My Thoughts: On Why Banning All New Gas Powered Cars By 2035 Does Not Add Up

Posted on November 27, 2023

On the eve of the Regulations Review Committee’s vote on whether to ban the sale of gasoline powered vehicles, I wanted to expound upon the informational posts I’ve been putting out.

Earlier this year, Governor Lamont and his designees signaled that they would support a ban on the sale of all new gasoline powered cars and trucks, effective 2035.  This journey of bad policy began with the 2004’s legislature, which then voted to adopt California’s emission standards for light duty vehicles.  In 2022, the CT State Legislature voted on party lines to adopt California’s emission standards for medium & heavy-duty trucks- or more accurately- authorized DEEP to adopt California’s standards.

At the time, it’s unlikely that the legislative members foresaw that California might eliminate gasoline power cars altogether.  This is another lesson of unintended consequences brought to you by your legislators who often feel that “we have to do something” about the issue of the day.  But I digress.  Here we are with an impending ban on the sale of gasoline powered cars.  Below is my reasoning behind my opposition to the ban, some technical and procedural items that affect policy, and also some of the arguments for the ban.

The process: The Regulations Review Committee is made up of 7 Democrat and 7 Republican legislators.  There are 3 possible outcomes from tomorrow’s meeting:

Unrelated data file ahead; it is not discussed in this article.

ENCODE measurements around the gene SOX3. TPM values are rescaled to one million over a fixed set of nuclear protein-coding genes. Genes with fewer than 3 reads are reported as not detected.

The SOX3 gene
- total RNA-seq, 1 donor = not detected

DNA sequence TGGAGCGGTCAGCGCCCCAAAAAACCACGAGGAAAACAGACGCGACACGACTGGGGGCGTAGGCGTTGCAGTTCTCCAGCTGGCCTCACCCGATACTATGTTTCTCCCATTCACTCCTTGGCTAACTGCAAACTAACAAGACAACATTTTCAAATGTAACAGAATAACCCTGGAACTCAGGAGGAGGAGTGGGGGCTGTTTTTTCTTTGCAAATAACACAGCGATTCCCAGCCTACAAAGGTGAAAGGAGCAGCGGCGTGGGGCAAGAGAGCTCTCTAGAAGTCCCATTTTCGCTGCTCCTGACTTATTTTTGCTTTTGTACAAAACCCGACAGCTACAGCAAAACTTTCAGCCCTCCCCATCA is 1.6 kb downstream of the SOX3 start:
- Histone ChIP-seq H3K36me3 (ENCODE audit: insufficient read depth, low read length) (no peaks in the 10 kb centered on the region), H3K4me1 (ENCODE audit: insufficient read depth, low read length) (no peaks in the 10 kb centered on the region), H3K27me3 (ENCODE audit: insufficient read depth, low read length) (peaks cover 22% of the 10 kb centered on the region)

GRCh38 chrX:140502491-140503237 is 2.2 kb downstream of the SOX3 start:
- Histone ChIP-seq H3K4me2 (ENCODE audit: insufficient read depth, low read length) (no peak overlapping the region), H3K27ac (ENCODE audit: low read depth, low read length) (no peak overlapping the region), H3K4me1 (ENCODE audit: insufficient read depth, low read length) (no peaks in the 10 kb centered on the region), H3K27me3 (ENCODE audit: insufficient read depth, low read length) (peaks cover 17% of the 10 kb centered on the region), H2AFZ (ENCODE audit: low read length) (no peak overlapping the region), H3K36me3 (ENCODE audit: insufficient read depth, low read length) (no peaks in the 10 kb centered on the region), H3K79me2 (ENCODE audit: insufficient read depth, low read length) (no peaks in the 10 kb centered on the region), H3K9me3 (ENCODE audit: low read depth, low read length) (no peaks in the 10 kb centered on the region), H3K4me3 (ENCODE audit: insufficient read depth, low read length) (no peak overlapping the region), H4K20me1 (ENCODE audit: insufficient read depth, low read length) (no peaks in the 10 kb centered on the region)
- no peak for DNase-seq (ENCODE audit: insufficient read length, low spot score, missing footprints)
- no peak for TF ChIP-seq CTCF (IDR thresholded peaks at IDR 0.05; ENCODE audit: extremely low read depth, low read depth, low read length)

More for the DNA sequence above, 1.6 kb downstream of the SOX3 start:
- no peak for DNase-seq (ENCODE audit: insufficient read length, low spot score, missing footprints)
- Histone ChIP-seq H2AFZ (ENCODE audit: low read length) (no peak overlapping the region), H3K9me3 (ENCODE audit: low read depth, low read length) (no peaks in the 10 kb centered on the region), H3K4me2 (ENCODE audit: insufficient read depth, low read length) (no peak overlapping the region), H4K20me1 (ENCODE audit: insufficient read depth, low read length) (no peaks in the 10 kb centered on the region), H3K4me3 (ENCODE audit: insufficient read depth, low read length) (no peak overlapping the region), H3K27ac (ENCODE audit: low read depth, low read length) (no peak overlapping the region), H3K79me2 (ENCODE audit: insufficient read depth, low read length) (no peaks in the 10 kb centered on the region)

1. Motion To Approve: If a majority of the committee vote to approve, this irresponsible policy will proceed.  Republicans have been vocal in their opposition to this policy, but Democrats on the committee have been noticeably quiet.
  2. Deemed Approved: One would think that if the committee is deadlocked on this topic, the measure wouldn’t pass, but if a deadlock occurs, the rule will be “deemed approved” and DEEP can continue with this highly irresponsible shift in policy.
  3. Motion To Disapprove: If a majority of the committee votes against the policy, the regulation can then be sent to the entire legislature to determine how the policy should look going forward.

Below are just some of the reasons why I oppose this major shift in policy:

  • Outsourcing our legislation: We don’t have any representation in California.  Nobody here elected the California Governor, or any members of their legislature or congressional body.  These decisions should be debated and voted on by the CT legislature.  I’d like to see every member of our legislature go on the record as to supporting or opposing these regulations.
  • Technology: The current battery technology is practical only for someone who drives a passenger car and travels short distances. The weight and battery storage capability make them currently unreliable for long distances.  Any claim that a battery powered vehicle is practical for trucks, buses or other large vehicles is really stretching it.  EV trucks are too heavy, can’t travel long distances without being charged frequently, cost 2-4x what a diesel truck costs, and have a power charging requirements equivalent to powering more than 400 homes.